Books of the Month

First imperialist world war sped Britain’s decline, US rulers rise

May 11, 2020
Transit workers march in Manchester, England, during 1926 British general strike. Leon Trotsky explains the rise of “unparalleled class battles” in the U.K. before and after first World War, as British imperialism declined in relation to its rivals in Berlin and especially Washington.
Transit workers march in Manchester, England, during 1926 British general strike. Leon Trotsky explains the rise of “unparalleled class battles” in the U.K. before and after first World War, as British imperialism declined in relation to its rivals in Berlin and especially Washington.

 Where Is Britain Going? by Leon Trotsky is one of Pathfinder’s Books of the Month for May. Trotsky was a central leader of the 1917 Bolshevik Revolution and the Communist International under V.I. Lenin. The book describes how the working class in Britain radicalized in the wake of the Russian Revolution. In a section written after the powerful 1926 general strike, Trotsky discusses how the misleadership of the trade union officialdom led to its defeat. He explains how class conscious workers fight to make their unions both “militant economic organizations” and “schools of political education” preparing the working class to take political power. The excerpt is from the opening chapter, “England’s Decline.” Copyright © 1973 by Pathfinder Press. Reprinted by permission.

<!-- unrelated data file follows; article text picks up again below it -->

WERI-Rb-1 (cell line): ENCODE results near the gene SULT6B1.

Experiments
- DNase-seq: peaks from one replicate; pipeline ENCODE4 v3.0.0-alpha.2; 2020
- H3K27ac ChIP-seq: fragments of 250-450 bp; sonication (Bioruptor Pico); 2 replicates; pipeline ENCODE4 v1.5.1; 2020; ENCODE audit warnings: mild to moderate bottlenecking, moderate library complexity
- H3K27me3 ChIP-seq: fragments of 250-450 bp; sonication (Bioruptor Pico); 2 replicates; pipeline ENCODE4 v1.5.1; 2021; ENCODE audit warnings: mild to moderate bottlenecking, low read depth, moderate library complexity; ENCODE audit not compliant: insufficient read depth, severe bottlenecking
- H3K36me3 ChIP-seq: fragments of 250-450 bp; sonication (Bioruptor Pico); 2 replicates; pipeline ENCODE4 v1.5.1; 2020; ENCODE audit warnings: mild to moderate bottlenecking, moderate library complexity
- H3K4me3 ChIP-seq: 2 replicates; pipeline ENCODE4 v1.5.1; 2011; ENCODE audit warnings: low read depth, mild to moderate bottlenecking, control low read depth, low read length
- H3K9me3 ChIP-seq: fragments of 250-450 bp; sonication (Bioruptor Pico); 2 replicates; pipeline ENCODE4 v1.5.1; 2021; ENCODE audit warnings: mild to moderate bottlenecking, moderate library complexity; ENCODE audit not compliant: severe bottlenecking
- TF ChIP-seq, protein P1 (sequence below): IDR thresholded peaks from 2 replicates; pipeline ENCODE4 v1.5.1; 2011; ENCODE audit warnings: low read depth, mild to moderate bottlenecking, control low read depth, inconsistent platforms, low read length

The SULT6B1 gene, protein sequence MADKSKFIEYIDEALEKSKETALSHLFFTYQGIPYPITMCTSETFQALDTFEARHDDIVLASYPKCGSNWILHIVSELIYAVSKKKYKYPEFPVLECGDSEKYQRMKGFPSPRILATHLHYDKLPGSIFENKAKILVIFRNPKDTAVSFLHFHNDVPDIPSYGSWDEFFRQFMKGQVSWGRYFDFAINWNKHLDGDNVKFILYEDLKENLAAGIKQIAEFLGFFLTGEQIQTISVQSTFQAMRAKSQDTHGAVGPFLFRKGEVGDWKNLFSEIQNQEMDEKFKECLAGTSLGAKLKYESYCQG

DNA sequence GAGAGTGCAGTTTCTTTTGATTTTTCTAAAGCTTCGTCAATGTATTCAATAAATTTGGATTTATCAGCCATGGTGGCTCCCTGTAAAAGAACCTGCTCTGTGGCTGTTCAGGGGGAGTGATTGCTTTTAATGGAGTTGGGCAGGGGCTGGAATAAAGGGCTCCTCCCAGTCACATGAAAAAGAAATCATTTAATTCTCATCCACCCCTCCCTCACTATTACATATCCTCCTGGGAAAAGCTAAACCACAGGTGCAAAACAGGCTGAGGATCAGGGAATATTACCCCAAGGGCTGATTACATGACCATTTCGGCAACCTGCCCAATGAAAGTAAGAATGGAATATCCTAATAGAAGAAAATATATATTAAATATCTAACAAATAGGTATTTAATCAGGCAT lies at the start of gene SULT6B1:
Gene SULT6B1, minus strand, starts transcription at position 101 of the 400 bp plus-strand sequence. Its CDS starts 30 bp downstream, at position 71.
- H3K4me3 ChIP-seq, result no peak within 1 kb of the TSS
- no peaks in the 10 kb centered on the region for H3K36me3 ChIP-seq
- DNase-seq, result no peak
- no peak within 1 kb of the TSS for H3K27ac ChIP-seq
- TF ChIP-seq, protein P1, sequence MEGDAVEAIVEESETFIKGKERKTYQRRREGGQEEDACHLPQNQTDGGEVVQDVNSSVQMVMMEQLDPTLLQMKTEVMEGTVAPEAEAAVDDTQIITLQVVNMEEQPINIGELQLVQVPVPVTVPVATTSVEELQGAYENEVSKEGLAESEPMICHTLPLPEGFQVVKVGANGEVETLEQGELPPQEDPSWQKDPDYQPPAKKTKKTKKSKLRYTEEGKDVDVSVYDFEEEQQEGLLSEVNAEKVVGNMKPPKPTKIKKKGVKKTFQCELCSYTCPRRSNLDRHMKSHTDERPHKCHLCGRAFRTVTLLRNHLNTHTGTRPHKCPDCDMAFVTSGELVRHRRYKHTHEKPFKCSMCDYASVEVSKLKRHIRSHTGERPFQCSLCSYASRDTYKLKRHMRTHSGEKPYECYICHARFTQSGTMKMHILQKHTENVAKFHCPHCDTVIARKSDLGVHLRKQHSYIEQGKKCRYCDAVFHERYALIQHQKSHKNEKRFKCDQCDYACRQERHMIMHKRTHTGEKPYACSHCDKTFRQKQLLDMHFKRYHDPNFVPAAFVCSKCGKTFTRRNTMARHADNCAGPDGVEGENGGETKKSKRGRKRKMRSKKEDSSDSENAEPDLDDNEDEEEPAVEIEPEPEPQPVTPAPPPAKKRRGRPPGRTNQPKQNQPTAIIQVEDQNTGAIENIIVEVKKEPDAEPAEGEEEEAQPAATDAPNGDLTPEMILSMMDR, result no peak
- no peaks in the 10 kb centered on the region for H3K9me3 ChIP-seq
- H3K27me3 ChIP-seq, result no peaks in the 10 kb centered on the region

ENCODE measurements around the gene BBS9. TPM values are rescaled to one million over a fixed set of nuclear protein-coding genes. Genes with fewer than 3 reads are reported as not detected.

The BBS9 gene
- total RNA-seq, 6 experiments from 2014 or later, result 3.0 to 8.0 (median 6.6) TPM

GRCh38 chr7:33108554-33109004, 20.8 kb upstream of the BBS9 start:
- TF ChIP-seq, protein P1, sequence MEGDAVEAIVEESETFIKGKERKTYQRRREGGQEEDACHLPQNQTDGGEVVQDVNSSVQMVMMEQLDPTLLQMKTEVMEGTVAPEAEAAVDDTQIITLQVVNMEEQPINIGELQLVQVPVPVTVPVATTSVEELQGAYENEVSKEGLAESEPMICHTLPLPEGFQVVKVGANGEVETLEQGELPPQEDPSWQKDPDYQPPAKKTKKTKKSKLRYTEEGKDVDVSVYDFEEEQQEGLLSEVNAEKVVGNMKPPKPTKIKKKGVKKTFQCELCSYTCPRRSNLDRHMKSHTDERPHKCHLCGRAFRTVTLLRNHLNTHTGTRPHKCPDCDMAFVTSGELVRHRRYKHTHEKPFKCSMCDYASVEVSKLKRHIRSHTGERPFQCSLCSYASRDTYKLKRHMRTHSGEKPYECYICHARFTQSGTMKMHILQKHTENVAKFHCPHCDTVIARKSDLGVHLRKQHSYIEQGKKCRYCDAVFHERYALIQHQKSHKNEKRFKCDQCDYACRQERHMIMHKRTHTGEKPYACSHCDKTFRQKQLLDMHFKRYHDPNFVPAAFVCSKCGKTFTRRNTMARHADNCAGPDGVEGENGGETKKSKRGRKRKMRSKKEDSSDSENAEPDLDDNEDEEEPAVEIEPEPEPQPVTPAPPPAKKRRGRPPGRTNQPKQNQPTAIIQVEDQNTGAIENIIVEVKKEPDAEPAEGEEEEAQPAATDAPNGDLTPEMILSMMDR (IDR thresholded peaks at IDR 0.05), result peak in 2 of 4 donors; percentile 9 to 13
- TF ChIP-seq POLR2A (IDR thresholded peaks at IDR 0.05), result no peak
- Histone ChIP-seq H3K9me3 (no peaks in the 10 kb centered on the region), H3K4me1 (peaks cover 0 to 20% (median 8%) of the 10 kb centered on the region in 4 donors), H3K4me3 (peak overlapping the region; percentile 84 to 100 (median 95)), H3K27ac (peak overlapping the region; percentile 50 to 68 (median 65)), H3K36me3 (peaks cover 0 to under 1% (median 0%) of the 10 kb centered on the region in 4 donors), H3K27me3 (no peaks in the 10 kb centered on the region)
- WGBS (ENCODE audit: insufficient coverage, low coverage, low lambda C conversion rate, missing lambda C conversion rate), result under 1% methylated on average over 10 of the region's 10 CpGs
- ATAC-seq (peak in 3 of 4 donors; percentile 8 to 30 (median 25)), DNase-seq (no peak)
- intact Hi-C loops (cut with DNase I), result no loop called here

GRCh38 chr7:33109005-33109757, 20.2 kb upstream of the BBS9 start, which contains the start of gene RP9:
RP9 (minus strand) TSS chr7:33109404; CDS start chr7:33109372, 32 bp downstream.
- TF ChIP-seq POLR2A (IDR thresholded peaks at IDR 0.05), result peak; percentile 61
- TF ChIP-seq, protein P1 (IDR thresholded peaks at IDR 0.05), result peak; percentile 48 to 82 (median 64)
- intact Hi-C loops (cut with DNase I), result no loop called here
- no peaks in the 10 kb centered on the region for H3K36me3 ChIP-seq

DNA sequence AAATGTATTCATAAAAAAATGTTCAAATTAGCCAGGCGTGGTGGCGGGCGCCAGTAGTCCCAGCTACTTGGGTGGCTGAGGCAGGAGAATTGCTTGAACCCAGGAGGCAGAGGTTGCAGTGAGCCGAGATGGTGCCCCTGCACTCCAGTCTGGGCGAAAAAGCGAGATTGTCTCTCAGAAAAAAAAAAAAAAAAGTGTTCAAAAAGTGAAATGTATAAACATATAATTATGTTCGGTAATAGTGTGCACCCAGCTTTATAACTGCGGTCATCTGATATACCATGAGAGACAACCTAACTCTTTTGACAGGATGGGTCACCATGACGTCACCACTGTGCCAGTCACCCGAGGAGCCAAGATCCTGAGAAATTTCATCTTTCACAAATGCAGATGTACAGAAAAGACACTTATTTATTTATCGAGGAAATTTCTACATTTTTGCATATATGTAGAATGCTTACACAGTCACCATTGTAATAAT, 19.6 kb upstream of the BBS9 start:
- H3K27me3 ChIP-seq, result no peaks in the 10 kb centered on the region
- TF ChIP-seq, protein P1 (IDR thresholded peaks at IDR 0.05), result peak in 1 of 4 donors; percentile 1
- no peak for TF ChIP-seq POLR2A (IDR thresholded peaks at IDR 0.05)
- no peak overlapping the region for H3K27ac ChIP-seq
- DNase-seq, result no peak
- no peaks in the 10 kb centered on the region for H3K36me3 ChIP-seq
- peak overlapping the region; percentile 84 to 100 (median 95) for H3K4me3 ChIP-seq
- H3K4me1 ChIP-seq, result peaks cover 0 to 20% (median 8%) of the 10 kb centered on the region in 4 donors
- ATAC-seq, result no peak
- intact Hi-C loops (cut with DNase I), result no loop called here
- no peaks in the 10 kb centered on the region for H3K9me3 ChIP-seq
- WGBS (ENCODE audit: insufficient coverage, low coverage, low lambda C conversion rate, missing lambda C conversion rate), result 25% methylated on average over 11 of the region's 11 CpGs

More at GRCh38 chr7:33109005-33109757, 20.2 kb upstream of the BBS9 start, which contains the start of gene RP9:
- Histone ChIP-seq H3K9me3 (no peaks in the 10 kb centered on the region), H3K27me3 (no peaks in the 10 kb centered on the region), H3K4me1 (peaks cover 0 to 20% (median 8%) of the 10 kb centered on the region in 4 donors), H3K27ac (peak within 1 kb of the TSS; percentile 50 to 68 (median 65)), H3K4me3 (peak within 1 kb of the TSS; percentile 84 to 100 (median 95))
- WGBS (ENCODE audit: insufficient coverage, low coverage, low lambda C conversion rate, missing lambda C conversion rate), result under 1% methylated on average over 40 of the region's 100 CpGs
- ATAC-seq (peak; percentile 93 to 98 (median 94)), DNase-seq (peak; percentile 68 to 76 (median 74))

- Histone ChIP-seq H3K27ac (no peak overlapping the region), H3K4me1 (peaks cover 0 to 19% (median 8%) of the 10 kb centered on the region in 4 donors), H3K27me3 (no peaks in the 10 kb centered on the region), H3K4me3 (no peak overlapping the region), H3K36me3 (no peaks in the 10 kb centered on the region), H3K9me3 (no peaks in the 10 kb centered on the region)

Capitalist England was launched by the political revolution in the seventeenth century and the so-called industrial revolution at the end of the eighteenth century. England emerged from the epoch of the civil war and [Oliver] Cromwell’s dictatorship a little nation, with hardly 1,500,000 families; it entered the imperialist war in 1914 an empire, embracing within its boundaries one-fifth of all mankind.

The English Revolution of the seventeenth century, of the Puritan school, the hard school of Cromwell, prepared the English people, particularly its middle classes, for their approaching world function. After the middle of the eighteenth century, the universal might of England is indisputable. England rules on the seas and on the world market which is its creation. …

The tremendous industrial preponderance of England over the rest of Europe and over the rest of the world was the basis of its wealth and of its unprecedented world position. The industrial century was simultaneously the century of Great Britain’s world hegemony.

From 1850 to 1880, England was the industrial school for Europe and America. But this very fact undermined its special monopolistic position. With the 1880s, England begins perceptibly to weaken. New nations, particularly Germany, enter the world arena. Simultaneously, the capitalist primacy of England begins for the first time to reveal its unfavorable and conservative aspects. Powerful blows are delivered by German competition to the doctrine of free trade.

The crowding out of England from its position of world ruler thus begins to appear clearly as early as the last quarter of the nineteenth century, giving rise, at the beginning of the present century, to a condition of internal uncertainty and ferment in the upper classes, and profound molecular processes, basically of revolutionary character, in the working class. Mighty conflicts of labor and capital played the chief part in these processes. Not only the aristocratic position of English industry in the world was shaken, but also the privileged position of the labor aristocracy in England.